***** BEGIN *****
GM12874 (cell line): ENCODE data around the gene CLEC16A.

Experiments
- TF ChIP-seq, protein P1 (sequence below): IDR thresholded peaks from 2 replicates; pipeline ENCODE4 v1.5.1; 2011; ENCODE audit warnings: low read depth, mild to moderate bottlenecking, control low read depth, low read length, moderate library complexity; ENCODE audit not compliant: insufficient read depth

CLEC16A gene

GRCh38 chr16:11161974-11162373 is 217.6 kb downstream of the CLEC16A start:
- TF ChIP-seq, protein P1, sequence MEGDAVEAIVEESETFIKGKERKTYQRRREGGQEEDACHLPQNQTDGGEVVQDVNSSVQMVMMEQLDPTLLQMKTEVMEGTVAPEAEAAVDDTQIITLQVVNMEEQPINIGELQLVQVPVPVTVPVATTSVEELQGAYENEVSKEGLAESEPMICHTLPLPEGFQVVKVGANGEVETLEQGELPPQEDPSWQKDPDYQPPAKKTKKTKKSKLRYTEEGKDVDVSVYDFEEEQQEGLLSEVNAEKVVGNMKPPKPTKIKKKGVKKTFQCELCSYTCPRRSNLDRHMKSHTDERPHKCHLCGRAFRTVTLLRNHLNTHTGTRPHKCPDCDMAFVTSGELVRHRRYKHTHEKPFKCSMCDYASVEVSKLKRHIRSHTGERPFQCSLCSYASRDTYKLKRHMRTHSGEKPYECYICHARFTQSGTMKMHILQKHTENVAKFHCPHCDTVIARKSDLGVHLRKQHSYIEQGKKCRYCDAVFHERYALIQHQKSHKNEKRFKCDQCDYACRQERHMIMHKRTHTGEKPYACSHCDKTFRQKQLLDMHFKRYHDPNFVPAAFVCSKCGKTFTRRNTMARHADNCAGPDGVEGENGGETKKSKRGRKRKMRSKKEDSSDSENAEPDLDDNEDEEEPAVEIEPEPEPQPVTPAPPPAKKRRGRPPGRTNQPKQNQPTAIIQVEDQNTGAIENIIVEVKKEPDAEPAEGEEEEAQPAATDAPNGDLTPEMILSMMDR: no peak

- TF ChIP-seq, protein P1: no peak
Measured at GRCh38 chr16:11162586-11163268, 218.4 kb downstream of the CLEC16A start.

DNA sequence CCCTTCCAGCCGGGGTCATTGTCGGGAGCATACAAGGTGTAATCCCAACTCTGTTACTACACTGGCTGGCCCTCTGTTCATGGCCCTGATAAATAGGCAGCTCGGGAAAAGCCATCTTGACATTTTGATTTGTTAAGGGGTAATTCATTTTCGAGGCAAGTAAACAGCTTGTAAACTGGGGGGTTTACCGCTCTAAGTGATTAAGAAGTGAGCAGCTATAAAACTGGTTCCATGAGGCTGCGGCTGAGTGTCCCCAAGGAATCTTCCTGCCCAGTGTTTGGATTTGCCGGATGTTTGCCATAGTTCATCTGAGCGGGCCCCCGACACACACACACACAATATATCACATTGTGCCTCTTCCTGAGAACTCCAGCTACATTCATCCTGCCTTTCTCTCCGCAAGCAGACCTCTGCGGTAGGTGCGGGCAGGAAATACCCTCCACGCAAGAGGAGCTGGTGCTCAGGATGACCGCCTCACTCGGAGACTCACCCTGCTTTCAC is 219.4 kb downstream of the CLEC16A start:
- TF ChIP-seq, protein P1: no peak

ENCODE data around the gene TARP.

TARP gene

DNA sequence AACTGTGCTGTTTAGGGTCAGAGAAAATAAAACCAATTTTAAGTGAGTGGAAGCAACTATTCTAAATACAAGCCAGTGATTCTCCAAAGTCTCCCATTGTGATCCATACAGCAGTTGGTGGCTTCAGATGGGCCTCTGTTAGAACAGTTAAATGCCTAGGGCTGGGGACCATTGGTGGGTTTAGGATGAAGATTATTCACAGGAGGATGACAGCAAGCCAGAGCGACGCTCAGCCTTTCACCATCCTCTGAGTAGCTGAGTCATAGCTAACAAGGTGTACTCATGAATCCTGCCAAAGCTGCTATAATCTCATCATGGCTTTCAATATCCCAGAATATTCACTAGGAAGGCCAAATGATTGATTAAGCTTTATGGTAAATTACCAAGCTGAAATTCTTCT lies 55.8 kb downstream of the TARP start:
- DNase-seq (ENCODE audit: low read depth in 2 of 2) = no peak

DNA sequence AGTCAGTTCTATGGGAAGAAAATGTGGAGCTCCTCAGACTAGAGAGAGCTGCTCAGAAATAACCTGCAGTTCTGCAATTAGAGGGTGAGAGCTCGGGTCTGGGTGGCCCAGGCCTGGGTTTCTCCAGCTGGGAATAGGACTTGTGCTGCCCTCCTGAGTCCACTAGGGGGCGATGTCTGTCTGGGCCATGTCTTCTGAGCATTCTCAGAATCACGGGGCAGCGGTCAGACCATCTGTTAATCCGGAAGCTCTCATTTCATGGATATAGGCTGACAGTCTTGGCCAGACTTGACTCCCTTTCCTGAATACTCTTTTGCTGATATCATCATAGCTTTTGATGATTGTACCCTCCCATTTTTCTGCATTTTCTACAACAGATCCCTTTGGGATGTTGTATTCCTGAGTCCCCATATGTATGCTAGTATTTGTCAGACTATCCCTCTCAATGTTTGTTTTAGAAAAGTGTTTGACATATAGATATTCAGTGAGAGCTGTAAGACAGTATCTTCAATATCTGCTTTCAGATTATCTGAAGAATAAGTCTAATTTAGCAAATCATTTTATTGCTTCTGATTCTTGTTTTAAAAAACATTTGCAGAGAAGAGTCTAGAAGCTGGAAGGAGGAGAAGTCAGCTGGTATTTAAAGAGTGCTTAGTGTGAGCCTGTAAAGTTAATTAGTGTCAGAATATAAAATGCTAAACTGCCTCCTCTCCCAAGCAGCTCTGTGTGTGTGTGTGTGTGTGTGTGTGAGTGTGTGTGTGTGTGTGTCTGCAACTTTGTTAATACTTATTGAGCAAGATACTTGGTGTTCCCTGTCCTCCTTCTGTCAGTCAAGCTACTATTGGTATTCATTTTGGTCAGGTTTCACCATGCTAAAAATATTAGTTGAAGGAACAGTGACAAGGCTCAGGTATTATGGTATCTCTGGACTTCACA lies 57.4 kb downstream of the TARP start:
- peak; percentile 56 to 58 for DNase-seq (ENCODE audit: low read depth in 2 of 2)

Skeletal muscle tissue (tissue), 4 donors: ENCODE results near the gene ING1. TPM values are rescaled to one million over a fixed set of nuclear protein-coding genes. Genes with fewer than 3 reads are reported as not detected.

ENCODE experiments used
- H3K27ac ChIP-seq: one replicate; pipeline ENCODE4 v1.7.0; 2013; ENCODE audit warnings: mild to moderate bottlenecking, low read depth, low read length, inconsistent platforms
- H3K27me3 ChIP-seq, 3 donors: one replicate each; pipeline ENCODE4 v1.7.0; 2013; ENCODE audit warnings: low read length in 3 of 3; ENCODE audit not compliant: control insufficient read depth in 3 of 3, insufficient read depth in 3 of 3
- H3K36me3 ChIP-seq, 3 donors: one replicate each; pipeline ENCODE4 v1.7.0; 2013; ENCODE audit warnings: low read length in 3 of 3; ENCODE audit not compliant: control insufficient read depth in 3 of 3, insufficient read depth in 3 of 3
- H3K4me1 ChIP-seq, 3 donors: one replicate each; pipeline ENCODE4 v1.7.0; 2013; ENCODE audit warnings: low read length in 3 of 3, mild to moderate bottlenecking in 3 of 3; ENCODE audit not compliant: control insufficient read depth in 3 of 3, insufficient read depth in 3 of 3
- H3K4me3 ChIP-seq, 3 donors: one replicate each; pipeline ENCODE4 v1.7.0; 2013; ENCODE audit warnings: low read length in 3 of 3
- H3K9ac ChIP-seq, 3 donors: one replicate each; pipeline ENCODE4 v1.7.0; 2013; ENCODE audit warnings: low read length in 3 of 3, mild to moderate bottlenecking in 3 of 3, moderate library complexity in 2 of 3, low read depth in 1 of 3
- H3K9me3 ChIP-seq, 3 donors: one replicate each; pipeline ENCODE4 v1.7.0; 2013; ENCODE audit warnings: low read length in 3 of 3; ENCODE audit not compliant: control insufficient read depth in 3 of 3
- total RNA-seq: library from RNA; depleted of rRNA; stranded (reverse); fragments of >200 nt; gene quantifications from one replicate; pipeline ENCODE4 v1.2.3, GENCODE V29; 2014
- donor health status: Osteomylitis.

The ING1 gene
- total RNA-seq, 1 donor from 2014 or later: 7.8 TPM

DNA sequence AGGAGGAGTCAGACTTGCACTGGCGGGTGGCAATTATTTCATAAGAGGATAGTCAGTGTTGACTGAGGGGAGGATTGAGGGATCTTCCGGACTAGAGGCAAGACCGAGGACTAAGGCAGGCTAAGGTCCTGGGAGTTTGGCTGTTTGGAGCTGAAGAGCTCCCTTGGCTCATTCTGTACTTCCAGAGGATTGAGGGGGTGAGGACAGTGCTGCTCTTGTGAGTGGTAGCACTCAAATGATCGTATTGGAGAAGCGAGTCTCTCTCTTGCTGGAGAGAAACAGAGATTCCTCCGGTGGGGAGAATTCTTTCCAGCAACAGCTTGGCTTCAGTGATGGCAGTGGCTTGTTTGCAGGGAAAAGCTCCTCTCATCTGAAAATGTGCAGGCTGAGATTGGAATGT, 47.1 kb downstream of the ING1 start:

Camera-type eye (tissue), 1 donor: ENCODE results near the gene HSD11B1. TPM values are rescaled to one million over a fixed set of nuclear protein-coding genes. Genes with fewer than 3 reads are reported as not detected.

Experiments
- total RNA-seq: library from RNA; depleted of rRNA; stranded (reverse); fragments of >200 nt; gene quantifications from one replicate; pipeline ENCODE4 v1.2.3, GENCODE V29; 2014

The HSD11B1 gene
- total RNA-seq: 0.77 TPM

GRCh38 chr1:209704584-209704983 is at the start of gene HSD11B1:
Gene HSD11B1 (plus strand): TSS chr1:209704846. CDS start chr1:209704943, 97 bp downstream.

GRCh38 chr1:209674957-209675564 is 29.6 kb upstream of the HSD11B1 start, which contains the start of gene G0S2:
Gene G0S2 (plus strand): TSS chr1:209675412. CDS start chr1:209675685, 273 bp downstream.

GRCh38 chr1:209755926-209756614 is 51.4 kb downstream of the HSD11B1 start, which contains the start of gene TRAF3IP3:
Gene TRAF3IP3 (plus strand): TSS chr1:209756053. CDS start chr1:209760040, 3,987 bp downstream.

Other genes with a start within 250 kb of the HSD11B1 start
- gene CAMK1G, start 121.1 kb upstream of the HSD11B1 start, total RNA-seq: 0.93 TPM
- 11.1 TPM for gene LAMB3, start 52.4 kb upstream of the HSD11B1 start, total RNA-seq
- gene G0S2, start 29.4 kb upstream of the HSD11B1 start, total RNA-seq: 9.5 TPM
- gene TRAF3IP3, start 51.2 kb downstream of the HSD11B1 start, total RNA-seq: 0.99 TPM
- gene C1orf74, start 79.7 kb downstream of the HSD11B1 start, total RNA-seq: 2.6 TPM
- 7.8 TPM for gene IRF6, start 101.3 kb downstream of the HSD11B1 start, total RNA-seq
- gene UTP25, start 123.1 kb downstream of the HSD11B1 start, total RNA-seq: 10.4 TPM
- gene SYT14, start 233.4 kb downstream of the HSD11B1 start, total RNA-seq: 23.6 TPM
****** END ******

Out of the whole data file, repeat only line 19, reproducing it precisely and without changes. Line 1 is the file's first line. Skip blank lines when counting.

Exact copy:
- H3K27ac ChIP-seq: one replicate; pipeline ENCODE4 v1.7.0; 2013; ENCODE audit warnings: mild to moderate bottlenecking, low read depth, low read length, inconsistent platforms